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Does java have any empty implementations of an abstract base class? Also, would it be better to go with option2 from my post to be on the safer side or are you absolutely sure I can sell this to an architect? –  Chetan Kinger Aug 2 '12 at 18:24
    
@bot The only two changes I'd make to your design would be renaming Item to AbstractItem, and adding a protected constructor to the class. The InventoryItem would no longer be empty, because it would need to present a public constructor. I think an empty interface is actually worse, because it does not convey any meaning to the reader. Replacing Item with an interface is only marginally better, because you miss an opportunity to reuse the logic that checks and/or produces the common attributes. –  dasblinkenlight Aug 2 '12 at 18:30
    
That makes sense. What would be better in AbstractItem, a no-arg protected constructor or a constructor that initializes all the parameters. I think a no-arg constructor makes more sense since that will not make the getter and setters redundant. –  Chetan Kinger Aug 2 '12 at 18:36
    
@bot The answer depends on whether or not you intend the AbstractItem as mutable or immutable. If your design needs it to be mutable, a parameterless constructor is better; if it needs to be immutable, a constructor with all parameters is preferred. –  dasblinkenlight Aug 2 '12 at 18:39
    
I am developing this application as an assignment for an interview. Taking that into consideration, I think a parameter-less constructor would suffice for now! Is it really not alright to have an empty class? Is the constructor necessary? –  Chetan Kinger Aug 2 '12 at 18:42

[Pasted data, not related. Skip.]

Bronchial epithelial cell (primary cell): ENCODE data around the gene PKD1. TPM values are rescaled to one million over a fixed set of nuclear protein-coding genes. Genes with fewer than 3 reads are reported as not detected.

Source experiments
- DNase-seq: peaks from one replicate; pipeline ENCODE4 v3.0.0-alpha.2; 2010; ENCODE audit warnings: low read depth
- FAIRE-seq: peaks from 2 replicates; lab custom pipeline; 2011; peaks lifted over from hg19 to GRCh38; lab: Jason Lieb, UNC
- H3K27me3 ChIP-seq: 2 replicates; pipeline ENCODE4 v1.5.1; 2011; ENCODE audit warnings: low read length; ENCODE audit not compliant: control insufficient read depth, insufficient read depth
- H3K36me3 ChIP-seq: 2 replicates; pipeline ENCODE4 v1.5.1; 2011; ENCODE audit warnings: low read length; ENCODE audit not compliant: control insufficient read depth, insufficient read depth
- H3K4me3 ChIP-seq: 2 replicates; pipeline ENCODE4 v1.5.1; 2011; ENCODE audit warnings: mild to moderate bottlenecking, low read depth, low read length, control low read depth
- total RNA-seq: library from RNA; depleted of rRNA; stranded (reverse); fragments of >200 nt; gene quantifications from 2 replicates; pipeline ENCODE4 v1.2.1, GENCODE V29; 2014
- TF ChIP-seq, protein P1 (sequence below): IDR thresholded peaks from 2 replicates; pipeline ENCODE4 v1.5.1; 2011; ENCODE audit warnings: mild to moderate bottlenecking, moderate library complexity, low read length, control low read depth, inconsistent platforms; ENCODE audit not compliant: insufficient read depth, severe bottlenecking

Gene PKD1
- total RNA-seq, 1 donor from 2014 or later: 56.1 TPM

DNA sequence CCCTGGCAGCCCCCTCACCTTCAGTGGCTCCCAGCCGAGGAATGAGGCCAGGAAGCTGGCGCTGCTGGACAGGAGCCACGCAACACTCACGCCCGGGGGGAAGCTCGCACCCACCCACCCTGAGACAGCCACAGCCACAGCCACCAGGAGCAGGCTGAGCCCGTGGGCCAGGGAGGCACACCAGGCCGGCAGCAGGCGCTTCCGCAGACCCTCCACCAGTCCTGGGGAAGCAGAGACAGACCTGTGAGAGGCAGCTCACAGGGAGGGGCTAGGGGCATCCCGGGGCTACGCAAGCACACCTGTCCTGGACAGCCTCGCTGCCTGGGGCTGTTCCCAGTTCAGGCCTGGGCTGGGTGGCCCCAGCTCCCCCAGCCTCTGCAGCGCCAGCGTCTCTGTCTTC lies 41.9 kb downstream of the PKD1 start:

Let me offer a slightly longer suggestion, or an opinion, which might provide some guidance.

When designing is-a hierarchy I tend to make distinctions only in behaviors through polymorphism. In general, I tend to avoid distinction between objects by data only. Over the years, I even stopped created inheritance hierarchies for struct-like "data objects" on the sole basis of what variables they hold.

Where I spend most time is in defining the common interface for the abstraction class represents in terms of methods and then having subclasses that are all amenable to the same interface, but with different behaviors. (Liskov Substitution Principle)

In this case, I would consider a common interface/abstract Item class with hierarchy of Item implementations that differ in how they stock, calculate their taxes, etc. I could have a method .isInCatalog() that would tell me where is item or what is its nature if I have to handle it differently, but I would still try to encapsulate most of the item-type specific logic into the implementations of its polymorphic methods.

Although these types of calculations are usually in practice done in a batch/aggregate operations on a database and not in a single object, I would have on abstract level .getTax(), .getQuantity() and then have sub-classes with different behaviors. ( Consider NullObject refactoring for do nothings to avoid handling nulls)

Few principles that aid this design are outlined here in this solid blog post:

http://codebork.com/2009/02/18/solid-principles-ood.html